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Jim Hunt
South West England
Recent Activity
Wayne - David Rose was apparently able to predict the HadCRUT4 numbers for January 2017 before they were published by the Met Office. He possesses a most impressive "crystal ball", I'm sure you agree? Regarding the future MOSAIC expedition, don't forget that Tara did something similar not so very long ago. DAMOCLES!
Toggle Commented yesterday on PIOMAS February 2017 at Arctic Sea Ice
From the darkest depths of Soggy South West England comes the latest news concerning the Trump administration's "Alternative Facts" assault on NOAA: "Climategate 2 - Episode 3 of David Rose's Epic Saga" Let’s see if we can discover if Peter Stott has any recollection of being interviewed last week by the Mail on Sunday and/or The Mail’s leading fantasy fiction writer shall we?... Do you suppose that David [Rose] & Judy [Curry] have another “whistleblower” embedded deep within the Hadley Centre?
Toggle Commented yesterday on PIOMAS February 2017 at Arctic Sea Ice
Thanks for the comprehensive update Neven. Here's my somewhat more idiosyncratic take on the same story from yesterday: Facts About the Arctic in February 2017 Meanwhile yet more anomalously warm air is entering the Arctic Basin from both the Pacific and Atlantic sides. Only marginally off topic, your readers may also be interested in this morning's "Shock News!": Climategate 2 Falls at the First Hurdle? We’ll have much more to say on this controversy in the context of our “Alternative Facts” investigation in due course, but for the moment at least it looks to us as though the nth iteration of “Climategate 2” barely made it out of the starting gate. However Mr. Rose’s loyal army of “rebloggers, retweeters, plagiarisers and other assorted acolytes” and that “Republican-led House science committee” may of course have other ideas?
Toggle Commented Feb 5, 2017 on PIOMAS February 2017 at Arctic Sea Ice
Wipneus' gridded PIOMAS thickness is out now also. All that and much more at: SSW + WACC conjectures aside, there's plenty more anomalously warm air heading for the Arctic Basin as we speak.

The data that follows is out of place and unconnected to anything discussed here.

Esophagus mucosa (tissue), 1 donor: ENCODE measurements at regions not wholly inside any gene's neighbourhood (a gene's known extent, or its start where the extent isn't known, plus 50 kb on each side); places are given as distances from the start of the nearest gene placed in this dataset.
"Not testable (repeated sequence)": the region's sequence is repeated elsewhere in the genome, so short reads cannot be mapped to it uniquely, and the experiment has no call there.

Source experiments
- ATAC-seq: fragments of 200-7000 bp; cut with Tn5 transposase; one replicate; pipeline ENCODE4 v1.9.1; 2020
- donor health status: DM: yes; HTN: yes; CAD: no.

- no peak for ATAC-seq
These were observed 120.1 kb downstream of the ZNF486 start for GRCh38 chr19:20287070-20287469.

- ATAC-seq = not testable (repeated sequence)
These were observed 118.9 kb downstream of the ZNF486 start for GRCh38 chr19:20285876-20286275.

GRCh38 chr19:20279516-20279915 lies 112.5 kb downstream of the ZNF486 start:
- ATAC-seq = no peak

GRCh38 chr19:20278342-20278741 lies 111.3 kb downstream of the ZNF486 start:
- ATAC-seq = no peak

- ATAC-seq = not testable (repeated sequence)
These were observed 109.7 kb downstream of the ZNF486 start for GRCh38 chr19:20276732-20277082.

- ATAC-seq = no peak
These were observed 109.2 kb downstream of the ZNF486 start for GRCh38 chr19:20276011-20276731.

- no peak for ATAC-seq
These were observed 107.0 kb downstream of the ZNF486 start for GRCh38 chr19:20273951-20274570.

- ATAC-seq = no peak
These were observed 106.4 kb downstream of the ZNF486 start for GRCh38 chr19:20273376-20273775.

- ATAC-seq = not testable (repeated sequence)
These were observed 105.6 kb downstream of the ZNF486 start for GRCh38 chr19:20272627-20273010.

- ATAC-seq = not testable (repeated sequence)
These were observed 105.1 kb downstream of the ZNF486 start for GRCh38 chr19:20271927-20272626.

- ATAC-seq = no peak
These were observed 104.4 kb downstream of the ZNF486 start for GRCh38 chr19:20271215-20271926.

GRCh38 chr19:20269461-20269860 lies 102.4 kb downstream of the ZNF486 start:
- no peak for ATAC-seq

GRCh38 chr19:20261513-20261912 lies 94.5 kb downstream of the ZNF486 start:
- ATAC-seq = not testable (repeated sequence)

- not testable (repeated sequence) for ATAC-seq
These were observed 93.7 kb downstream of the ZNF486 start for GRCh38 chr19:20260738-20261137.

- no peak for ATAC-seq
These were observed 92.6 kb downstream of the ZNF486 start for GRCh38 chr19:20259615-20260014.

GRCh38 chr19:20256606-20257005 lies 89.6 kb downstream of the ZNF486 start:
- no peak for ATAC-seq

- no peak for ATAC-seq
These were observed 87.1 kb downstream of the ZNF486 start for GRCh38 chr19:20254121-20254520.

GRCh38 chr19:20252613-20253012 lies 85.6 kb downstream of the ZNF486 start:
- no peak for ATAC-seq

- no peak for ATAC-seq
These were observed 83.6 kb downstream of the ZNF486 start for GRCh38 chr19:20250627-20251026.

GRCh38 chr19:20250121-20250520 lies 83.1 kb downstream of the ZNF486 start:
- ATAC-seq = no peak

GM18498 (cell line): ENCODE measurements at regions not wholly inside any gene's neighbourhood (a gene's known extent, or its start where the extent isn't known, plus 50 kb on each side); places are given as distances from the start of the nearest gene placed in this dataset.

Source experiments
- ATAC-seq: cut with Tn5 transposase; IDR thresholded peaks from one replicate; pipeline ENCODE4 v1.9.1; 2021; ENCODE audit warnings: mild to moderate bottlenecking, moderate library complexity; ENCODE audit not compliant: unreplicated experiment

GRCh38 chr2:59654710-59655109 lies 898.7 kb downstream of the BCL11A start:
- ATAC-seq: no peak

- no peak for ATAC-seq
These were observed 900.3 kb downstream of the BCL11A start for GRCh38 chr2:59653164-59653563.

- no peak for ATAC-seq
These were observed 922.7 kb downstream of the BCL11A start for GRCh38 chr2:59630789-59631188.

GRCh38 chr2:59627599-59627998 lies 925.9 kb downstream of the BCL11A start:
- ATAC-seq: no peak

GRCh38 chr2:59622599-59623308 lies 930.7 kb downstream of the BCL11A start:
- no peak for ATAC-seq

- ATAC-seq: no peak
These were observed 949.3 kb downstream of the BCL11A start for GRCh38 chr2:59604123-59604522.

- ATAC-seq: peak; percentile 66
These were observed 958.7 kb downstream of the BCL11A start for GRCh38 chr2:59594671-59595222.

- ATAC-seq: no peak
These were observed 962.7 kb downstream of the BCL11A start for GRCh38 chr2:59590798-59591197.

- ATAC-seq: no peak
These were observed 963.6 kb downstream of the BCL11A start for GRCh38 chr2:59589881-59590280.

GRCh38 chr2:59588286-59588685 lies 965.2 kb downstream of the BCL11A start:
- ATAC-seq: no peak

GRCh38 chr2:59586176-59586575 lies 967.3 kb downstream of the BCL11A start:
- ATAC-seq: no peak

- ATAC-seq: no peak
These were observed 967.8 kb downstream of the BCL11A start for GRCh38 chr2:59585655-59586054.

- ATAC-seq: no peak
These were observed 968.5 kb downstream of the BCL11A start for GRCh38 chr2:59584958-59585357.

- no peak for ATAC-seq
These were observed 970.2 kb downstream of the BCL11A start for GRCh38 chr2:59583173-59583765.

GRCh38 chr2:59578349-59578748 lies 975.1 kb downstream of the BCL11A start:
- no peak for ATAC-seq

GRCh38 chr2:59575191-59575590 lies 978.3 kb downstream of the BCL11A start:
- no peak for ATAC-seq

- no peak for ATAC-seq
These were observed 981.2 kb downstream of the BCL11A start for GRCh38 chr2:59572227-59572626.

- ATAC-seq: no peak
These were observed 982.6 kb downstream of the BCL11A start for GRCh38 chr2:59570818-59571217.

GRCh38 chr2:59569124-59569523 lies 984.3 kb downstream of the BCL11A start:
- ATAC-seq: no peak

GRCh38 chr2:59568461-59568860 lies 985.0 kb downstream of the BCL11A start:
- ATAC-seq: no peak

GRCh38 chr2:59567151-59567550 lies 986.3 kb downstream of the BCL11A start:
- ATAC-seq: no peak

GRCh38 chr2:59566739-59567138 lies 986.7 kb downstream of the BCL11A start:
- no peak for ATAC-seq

Toggle Commented Feb 4, 2017 on A new Arctic feedback (?) at Arctic Sea Ice
The first article that I'm aware of emerging from the "Arctic Change and Its Influence on Mid-Latitude Climate and Weather" workshop in Washington DC: Perhaps unsurprisingly there's a political angle: The new administration may reject overwhelming findings that heat-trapping greenhouse pollution is tilting Earth’s climate toward possibly catastrophic change, but that isn’t stopping the researchers at the conference from discussing the scientific reality that climate change’s most serious effects could happen much sooner than expected. Moving on to a bit of science: Observations from recent years support the idea that the melting ice is a key factor in shaping the persistent pattern of warm temperatures over the Arctic that displaces bitter cold air toward North America and especially Eurasia, says conference co-chair Judah Cohen, a climate scientist at the Massachusetts Institute of Technology. Judging from the Twitter feed not everyone agrees!
Toggle Commented Feb 3, 2017 on A new Arctic feedback (?) at Arctic Sea Ice
Judah Cohen is currently busy at the "Arctic Change and Its Influence on Mid-Latitude Climate and Weather" workshop. There doesn't seem to be a live video feed unfortunately, but James Screen seems to be busy live tweeting: #Arctic17 Lots of posters from the workshop can be seen at: